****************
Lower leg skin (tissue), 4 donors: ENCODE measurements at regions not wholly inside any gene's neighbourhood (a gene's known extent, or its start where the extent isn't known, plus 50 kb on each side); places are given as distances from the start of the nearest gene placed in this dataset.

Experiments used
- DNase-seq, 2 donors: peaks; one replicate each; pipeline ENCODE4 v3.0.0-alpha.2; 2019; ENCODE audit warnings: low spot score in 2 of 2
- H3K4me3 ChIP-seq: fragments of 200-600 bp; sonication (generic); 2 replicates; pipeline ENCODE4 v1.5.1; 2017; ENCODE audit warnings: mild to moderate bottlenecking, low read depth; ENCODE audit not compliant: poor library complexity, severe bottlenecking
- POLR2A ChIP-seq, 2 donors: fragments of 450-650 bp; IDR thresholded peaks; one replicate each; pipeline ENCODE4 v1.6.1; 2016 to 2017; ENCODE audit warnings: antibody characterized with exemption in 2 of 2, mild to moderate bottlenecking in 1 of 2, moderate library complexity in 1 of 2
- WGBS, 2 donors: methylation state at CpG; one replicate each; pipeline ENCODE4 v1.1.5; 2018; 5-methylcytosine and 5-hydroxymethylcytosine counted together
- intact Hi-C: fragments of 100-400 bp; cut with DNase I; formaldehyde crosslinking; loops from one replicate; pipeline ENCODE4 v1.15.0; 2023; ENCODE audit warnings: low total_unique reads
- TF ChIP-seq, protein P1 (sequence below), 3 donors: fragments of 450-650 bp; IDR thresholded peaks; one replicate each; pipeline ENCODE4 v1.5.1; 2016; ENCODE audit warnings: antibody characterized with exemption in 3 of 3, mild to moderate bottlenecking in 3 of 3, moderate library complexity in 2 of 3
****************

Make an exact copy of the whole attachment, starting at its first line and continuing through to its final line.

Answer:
Lower leg skin (tissue), 4 donors: ENCODE measurements at regions not wholly inside any gene's neighbourhood (a gene's known extent, or its start where the extent isn't known, plus 50 kb on each side); places are given as distances from the start of the nearest gene placed in this dataset.

Experiments used
- DNase-seq, 2 donors: peaks; one replicate each; pipeline ENCODE4 v3.0.0-alpha.2; 2019; ENCODE audit warnings: low spot score in 2 of 2
- H3K4me3 ChIP-seq: fragments of 200-600 bp; sonication (generic); 2 replicates; pipeline ENCODE4 v1.5.1; 2017; ENCODE audit warnings: mild to moderate bottlenecking, low read depth; ENCODE audit not compliant: poor library complexity, severe bottlenecking
- POLR2A ChIP-seq, 2 donors: fragments of 450-650 bp; IDR thresholded peaks; one replicate each; pipeline ENCODE4 v1.6.1; 2016 to 2017; ENCODE audit warnings: antibody characterized with exemption in 2 of 2, mild to moderate bottlenecking in 1 of 2, moderate library complexity in 1 of 2
- WGBS, 2 donors: methylation state at CpG; one replicate each; pipeline ENCODE4 v1.1.5; 2018; 5-methylcytosine and 5-hydroxymethylcytosine counted together
- intact Hi-C: fragments of 100-400 bp; cut with DNase I; formaldehyde crosslinking; loops from one replicate; pipeline ENCODE4 v1.15.0; 2023; ENCODE audit warnings: low total_unique reads
- TF ChIP-seq, protein P1 (sequence below), 3 donors: fragments of 450-650 bp; IDR thresholded peaks; one replicate each; pipeline ENCODE4 v1.5.1; 2016; ENCODE audit warnings: antibody characterized with exemption in 3 of 3, mild to moderate bottlenecking in 3 of 3, moderate library complexity in 2 of 3